Members of Speed Awareness Group Ardsley (SAGA) formed three years ago as a result of witnessing frequent near-misses on Doncaster Road, which has a 40mph limit.
Although the road’s speed camera has been decommissioned and will be removed due to a low strike rate - despite campaigners claiming cars have been spotted driving at twice the limit - nearby Oakhill Primary School will receive a ‘much-needed’ intervention.
It’s also been confirmed that mobile speed operations - carried out by South Yorkshire Police - will also step up on Doncaster Road.
John Evans, from SAGA, said: “This is a major step forward as people do take notice of the flashing signs, especially when they warn a school is nearby.
“Our concerns have been made to the various authorities over many years.
“This has been given the full and still ongoing support from locals, including ex-councillor Wayne Johnson and Coun Andrew Gillis.
“We feel confident, that the schemes proposed will reduce the number of accidents and improve road safety for residents of all ages within the community.”
Cash for the project - which will result in signs being installed by the time children return from their summer holidays in September - comes from the council’s neighbourhood road safety initiative, which promises quick fixes in areas identified by councillors on residents’ behalves.
Matt Gladstone, executive director for place at Barnsley Council, added: “We will be installing flashing 20mph signs on Doncaster Road, near Oakhill Primary School, in the summer.
“This is part of the pilot scheme which is one of the mechanisms being used to improve road safety across the borough.
“The history of vehicle collisions around the site shows that in the period between 2017 to 2019, only one slight injury collision was reported within a 200-metre radius.
“We don’t have any evidence that there have been many near-misses and would encourage members of the public to report every accident.
“We have agreed with South Yorkshire Police that we will continue to monitor vehicle speed and collision data at the site, and should these factors increase, we will, of course, consider additional interventions.”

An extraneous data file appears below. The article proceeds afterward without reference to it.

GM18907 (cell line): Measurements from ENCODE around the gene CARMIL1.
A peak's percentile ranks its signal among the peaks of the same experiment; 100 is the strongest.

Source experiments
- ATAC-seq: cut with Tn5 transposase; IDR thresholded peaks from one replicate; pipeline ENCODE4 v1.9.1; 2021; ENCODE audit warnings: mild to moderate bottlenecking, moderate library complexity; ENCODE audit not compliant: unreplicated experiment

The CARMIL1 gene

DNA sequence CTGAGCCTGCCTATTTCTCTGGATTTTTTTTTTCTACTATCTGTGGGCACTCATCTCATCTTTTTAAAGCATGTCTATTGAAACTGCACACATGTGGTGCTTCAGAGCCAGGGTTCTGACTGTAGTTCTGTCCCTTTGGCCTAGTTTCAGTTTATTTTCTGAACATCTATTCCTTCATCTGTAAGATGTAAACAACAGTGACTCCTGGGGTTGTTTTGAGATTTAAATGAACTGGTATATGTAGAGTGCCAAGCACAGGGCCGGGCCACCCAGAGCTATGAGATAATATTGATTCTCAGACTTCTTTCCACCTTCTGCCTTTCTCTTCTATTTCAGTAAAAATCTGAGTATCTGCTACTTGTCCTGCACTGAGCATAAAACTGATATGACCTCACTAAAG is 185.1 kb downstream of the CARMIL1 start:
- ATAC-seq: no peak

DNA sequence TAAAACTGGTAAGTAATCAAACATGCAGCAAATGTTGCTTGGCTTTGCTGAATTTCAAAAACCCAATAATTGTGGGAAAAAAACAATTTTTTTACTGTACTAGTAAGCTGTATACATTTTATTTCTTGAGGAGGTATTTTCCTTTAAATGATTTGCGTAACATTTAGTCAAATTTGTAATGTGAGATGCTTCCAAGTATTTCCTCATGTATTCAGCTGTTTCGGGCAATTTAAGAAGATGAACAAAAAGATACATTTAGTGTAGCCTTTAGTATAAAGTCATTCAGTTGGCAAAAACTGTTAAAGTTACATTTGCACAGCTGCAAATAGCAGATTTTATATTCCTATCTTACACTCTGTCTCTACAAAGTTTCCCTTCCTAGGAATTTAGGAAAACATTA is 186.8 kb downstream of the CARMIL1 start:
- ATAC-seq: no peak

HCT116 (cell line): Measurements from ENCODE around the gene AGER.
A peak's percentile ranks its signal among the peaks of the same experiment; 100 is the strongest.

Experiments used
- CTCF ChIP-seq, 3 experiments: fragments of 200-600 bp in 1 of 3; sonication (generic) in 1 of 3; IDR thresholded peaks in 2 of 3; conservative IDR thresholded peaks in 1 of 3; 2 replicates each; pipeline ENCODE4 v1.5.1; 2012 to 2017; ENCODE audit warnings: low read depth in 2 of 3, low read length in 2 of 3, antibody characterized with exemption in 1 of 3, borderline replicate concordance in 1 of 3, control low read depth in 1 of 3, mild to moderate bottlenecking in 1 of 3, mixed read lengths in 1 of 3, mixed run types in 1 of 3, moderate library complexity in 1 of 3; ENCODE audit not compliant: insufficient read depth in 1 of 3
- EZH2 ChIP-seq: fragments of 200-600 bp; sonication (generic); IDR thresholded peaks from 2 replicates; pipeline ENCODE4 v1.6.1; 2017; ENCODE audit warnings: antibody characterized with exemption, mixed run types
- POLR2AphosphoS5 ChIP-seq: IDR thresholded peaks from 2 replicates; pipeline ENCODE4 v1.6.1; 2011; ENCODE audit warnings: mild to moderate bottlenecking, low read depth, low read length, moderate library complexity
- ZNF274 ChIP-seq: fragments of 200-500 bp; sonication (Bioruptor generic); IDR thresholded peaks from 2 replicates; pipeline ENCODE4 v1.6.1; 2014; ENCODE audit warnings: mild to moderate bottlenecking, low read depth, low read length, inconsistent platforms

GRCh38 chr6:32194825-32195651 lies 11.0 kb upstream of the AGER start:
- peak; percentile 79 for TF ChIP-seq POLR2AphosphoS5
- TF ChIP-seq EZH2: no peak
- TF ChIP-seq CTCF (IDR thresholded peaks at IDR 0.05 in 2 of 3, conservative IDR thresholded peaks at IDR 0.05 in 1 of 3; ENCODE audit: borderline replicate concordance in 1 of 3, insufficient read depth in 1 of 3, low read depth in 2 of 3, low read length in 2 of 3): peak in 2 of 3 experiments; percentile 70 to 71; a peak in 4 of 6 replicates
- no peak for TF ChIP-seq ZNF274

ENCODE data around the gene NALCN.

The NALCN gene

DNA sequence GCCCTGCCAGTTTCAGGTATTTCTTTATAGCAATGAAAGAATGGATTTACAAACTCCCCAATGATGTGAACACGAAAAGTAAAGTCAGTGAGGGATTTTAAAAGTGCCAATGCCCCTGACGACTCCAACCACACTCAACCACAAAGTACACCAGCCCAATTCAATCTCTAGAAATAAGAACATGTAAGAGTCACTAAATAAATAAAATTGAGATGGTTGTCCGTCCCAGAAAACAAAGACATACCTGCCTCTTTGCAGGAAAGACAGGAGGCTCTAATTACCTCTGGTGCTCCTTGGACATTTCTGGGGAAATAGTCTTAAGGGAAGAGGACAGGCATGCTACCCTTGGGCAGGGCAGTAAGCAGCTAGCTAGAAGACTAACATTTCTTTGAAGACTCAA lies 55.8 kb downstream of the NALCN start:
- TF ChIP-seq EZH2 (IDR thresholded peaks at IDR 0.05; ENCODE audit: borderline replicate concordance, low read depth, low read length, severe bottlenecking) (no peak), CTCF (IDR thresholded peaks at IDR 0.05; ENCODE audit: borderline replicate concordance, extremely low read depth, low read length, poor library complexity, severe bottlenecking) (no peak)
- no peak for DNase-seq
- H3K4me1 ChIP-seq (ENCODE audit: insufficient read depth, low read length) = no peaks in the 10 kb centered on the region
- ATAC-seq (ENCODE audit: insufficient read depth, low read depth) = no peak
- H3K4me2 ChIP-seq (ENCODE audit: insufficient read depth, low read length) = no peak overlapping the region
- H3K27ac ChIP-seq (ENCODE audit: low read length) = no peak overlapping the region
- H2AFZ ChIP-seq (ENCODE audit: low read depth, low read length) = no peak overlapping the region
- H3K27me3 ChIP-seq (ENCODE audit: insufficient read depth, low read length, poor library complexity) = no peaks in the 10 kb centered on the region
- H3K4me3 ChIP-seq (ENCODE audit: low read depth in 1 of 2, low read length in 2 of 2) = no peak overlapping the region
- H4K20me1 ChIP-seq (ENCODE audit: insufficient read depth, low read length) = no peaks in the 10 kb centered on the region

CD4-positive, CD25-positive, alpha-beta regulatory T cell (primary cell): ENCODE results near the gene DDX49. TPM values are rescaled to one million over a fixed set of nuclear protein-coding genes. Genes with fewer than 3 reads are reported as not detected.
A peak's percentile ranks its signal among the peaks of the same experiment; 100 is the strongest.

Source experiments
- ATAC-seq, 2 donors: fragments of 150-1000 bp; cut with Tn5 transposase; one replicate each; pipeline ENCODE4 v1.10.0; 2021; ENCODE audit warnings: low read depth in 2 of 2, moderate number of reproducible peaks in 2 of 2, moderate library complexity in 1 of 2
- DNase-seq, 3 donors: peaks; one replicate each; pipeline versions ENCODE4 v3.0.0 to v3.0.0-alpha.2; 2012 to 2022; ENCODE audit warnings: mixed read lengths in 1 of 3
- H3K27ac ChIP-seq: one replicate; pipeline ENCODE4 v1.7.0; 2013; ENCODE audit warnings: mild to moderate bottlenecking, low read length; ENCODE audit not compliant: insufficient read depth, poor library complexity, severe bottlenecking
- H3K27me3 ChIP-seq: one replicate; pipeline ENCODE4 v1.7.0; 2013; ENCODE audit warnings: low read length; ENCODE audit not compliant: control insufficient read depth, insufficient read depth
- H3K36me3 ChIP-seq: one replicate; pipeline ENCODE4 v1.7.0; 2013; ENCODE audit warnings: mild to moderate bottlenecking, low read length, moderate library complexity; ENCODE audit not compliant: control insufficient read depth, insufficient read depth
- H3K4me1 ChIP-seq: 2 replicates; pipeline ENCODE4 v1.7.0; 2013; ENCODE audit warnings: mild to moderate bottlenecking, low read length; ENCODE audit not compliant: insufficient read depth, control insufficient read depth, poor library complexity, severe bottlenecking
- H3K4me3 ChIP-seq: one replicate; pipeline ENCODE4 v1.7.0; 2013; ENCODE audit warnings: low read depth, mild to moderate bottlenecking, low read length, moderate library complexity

Coun Chris Lamb, cabinet spokesperson for environment and transportation, thanked councillors in the area for their help in shaping the scheme.
“Local councillors, and members of the public, often tell us that particular roads are dangerous, but sometimes the information from police about collisions might not back that up,” he added.
“We understand these concerns, and we have listened.
“This proposed pilot funding presents a different opportunity to look at local intelligence and feedback from the community to consider locations which we believe do present a risk and where action might be needed.
“The cash available under this initiative is in addition to the £639,000 proposed investment for the 2021/22 financial year.”
The number of casualties killed or seriously injured on Barnsley’s roads has been increasing since 2016 - something which SAGA members believe will continue unless preventative measures are brought in.
Joanne Wehrle, manager of the South Yorkshire Safer Roads Partnership, urged drivers too slow down.
“Speed is a critical issue for the safety of our roads - no-one was ever killed by a stationary vehicle.
“We all have a part to play in keeping each other safe and we want to help everyone understand why speed matters.
“Every mile per hour you travel above the speed limit massively increases the risk of fatally injuring someone in a collision.
“The pain and heartache caused by road collisions changes lives forever and we are determined to do everything we can as a partnership to prevent this.”